During the curator/artist walk-through of his recent major retrospective at the Gardiner Museum in Toronto, Culture and Nature, curator Rachel Gotlieb asked Steven Heinemann about the exhibition’s title: “Do you find culture and nature to be binaries, polarities, or is there something of a tension between the two?” he responded by stating the obvious (that nonetheless often goes unnoticed), that “there’s a unity that is organic with clay and ceramics; the materials automatically drive the process.”
In my recent interview with Heinemann, he expanded on the logic of clay as the basis for his process and how, as a medium, it captures and refers to both the worlds of nature and of culture: “Clay does things constantly that reflect its organic nature, and it behaves in ways that we don’t necessarily determine or control. To me that’s just like a microcosm of nature operating in your hands or your studio.” He went on to further explain his views on the dynamics of culture and nature:
All the things that you bring [the medium of clay] as a human being —your interest in order and ways of organizing things; the workings of your brain and of the human mind brought to bear on this practice — in the ways that I’m drawn to using clay, it allows for that kind of exchange between those two dynamics.1
Culture & Nature was organized chronologically in groupings of three to six years, which is more-or-less the rhythm of Heinemann’s process of investigation. The sections begin with early works, end in recent works, and cover a progression through negatives and pods, constructed forms and discs, bowls, closed forms, and altered and extended forms. Also included is Heinemann’s interdisciplinary foray into photography and moving image installation work. The exhibition was comprehensive insofar as it show-cased over eighty ‘trigger’ pieces, as well as an entire wall of Heinemann’s meticulously executed large-format mounted test tiles. In this article, I want to not only walk you through this extraordinary artist’s three-and-a-half-decade contribution to the field to date, but to offer insight into the thoughts and ideas that drive his particular methodology.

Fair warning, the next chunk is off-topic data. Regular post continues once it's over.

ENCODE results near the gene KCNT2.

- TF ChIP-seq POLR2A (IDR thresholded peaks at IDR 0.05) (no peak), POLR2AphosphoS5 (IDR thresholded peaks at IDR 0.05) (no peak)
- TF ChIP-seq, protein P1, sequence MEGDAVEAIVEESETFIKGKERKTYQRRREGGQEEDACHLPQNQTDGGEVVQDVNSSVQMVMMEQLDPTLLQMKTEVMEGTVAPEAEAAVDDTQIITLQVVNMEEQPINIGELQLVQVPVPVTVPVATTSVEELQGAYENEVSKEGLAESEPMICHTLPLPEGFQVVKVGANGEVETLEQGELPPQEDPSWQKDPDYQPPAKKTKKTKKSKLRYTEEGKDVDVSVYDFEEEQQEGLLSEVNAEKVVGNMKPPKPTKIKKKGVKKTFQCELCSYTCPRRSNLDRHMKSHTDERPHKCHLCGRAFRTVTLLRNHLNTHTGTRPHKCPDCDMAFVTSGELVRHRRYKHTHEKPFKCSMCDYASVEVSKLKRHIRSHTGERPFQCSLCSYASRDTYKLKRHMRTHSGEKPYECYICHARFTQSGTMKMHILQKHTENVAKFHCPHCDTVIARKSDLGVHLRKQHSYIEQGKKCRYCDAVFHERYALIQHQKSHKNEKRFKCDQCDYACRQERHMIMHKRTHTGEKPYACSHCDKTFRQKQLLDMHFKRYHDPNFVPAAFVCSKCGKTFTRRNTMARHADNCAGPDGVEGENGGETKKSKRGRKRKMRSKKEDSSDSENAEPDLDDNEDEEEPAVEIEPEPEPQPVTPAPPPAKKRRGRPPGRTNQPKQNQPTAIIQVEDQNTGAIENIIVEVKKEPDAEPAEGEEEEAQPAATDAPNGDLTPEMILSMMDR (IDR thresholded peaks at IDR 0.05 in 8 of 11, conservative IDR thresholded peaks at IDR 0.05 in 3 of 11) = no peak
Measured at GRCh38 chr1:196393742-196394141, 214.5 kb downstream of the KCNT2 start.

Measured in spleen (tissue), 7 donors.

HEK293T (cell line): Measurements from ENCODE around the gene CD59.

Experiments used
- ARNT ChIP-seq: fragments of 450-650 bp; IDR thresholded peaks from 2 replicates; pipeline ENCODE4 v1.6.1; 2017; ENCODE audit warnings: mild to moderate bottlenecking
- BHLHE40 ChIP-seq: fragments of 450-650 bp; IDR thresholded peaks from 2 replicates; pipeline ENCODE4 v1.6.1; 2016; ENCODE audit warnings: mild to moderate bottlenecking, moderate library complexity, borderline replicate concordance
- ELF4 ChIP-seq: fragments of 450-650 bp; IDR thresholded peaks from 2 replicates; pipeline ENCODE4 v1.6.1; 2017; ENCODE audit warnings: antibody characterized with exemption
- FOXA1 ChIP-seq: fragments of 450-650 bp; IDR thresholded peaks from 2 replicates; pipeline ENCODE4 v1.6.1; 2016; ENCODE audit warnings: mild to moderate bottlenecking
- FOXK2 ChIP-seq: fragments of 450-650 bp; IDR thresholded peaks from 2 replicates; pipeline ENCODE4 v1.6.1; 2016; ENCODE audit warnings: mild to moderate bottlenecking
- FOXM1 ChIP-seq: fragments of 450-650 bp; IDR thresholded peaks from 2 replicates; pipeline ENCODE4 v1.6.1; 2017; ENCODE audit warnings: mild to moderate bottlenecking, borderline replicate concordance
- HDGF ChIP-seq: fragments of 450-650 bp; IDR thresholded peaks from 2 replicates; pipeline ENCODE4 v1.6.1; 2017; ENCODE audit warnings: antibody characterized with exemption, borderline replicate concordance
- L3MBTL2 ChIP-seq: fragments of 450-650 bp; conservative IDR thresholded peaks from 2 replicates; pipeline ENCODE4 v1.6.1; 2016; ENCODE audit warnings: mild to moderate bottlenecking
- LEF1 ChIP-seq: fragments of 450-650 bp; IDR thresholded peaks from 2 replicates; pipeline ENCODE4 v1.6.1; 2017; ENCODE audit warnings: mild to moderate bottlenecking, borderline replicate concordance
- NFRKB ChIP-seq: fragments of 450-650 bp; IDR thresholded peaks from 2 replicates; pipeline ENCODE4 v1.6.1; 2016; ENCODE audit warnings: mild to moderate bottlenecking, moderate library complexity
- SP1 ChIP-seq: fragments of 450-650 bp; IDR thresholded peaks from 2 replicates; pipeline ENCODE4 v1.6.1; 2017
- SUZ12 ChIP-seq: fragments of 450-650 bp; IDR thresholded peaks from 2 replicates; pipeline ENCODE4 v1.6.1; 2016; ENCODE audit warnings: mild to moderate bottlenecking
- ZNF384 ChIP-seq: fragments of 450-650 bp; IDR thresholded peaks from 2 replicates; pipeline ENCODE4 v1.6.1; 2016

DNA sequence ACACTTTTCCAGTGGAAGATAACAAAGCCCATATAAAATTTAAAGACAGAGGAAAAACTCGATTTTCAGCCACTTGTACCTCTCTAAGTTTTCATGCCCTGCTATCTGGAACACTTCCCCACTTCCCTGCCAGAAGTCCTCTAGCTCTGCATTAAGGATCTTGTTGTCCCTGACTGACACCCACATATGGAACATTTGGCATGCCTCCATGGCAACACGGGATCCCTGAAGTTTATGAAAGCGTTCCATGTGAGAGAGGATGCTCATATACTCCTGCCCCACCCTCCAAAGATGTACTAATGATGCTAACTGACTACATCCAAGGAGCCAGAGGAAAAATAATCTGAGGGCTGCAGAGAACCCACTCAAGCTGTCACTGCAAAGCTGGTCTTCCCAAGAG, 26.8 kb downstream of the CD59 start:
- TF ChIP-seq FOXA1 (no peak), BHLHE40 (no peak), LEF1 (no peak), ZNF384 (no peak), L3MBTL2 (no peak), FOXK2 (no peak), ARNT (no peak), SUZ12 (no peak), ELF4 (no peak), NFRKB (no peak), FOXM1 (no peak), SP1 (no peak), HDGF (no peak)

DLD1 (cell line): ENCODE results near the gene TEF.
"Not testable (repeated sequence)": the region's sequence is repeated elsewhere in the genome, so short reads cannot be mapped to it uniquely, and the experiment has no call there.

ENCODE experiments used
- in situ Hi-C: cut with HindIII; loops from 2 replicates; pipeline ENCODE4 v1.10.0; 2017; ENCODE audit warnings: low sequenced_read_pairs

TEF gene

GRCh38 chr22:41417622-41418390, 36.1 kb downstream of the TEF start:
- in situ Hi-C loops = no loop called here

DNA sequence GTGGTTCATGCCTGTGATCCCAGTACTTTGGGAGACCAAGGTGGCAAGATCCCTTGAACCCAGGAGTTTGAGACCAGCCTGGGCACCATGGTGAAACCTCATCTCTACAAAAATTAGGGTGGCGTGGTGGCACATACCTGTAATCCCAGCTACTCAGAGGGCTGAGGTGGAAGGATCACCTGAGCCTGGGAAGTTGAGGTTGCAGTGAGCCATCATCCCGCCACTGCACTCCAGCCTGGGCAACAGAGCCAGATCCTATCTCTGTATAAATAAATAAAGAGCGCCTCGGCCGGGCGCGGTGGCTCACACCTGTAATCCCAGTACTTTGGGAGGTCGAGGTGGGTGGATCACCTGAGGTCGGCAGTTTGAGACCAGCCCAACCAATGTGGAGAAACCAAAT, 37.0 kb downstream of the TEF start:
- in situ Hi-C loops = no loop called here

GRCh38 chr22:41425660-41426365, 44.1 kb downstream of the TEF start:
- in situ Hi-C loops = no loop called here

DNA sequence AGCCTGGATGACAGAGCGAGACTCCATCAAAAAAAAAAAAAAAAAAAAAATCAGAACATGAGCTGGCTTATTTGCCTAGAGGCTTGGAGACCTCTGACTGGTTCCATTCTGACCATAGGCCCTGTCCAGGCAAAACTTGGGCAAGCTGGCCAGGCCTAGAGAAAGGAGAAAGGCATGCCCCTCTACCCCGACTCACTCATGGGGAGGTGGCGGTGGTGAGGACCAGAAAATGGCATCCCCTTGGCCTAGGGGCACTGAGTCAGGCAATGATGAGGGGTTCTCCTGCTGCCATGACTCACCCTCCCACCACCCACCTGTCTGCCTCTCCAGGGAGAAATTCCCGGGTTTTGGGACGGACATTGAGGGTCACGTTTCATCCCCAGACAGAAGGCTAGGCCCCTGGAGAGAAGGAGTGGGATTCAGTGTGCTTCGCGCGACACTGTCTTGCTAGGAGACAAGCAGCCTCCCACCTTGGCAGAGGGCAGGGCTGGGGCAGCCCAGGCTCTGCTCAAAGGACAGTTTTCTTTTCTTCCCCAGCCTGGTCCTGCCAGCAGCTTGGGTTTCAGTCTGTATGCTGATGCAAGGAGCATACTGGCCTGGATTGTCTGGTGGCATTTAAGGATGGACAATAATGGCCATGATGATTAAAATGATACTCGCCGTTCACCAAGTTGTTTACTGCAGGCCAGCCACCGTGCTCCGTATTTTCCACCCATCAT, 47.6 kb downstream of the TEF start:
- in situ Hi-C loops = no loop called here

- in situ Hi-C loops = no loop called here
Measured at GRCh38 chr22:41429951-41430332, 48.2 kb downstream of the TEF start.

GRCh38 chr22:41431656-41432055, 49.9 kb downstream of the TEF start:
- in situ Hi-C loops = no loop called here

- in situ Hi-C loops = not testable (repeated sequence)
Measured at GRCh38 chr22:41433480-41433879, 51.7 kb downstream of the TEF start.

Heinemann grew up in small-town Ontario in the 1960s and 1970s and many of his early aesthetic influences came from his voracious appetite for books that dealt with line, design, form and creative output. It was in the library that Heinemann found the work of post-war modernist Hans Coper. Coper’s influence is particularly evident in the groupings that reference negatives, pods and constructed forms. I would argue that Heinemann’s work evokes something of what his British contemporary, Edmund de Waal coined as “the new austerity” – a quality of form that functions as a counterpart to contemporary minimalist sculpture. 2
As noted above, Heinemann’s process of inquiry around a kernel of an idea takes years to unfold. Moving meticulously is part of his methodology that took root in his early training. The first display area of Culture and Nature confronts viewers with works that are not typically associated with this artist, for example thrown vessels, more specifically, bowls. (Heinemann is largely associated with his expert and large-scale slip cast forms).
Unsurprisingly, one of the themes of inquiry that Heinemann’s retrospective exhibition circles around is the tension between utilitarian and sculptural form: when does a bowl become not a bowl?